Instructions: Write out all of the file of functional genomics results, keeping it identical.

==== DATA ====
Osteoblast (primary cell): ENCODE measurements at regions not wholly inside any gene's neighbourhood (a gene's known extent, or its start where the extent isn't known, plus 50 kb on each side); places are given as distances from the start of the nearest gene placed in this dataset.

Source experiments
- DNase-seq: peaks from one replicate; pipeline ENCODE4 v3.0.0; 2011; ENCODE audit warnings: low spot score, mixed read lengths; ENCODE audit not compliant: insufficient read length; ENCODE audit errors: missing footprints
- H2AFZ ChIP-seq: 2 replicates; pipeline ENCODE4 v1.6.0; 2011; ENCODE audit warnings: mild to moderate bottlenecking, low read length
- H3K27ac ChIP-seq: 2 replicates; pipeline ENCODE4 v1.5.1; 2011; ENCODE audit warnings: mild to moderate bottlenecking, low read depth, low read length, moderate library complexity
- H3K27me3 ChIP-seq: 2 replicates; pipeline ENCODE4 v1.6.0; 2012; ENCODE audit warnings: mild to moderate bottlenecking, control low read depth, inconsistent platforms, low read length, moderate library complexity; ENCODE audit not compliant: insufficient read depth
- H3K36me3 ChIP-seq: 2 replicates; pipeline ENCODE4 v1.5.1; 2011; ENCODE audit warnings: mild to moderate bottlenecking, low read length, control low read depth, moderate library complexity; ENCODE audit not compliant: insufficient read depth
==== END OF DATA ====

Osteoblast (primary cell): ENCODE measurements at regions not wholly inside any gene's neighbourhood (a gene's known extent, or its start where the extent isn't known, plus 50 kb on each side); places are given as distances from the start of the nearest gene placed in this dataset.

Source experiments
- DNase-seq: peaks from one replicate; pipeline ENCODE4 v3.0.0; 2011; ENCODE audit warnings: low spot score, mixed read lengths; ENCODE audit not compliant: insufficient read length; ENCODE audit errors: missing footprints
- H2AFZ ChIP-seq: 2 replicates; pipeline ENCODE4 v1.6.0; 2011; ENCODE audit warnings: mild to moderate bottlenecking, low read length
- H3K27ac ChIP-seq: 2 replicates; pipeline ENCODE4 v1.5.1; 2011; ENCODE audit warnings: mild to moderate bottlenecking, low read depth, low read length, moderate library complexity
- H3K27me3 ChIP-seq: 2 replicates; pipeline ENCODE4 v1.6.0; 2012; ENCODE audit warnings: mild to moderate bottlenecking, control low read depth, inconsistent platforms, low read length, moderate library complexity; ENCODE audit not compliant: insufficient read depth
- H3K36me3 ChIP-seq: 2 replicates; pipeline ENCODE4 v1.5.1; 2011; ENCODE audit warnings: mild to moderate bottlenecking, low read length, control low read depth, moderate library complexity; ENCODE audit not compliant: insufficient read depth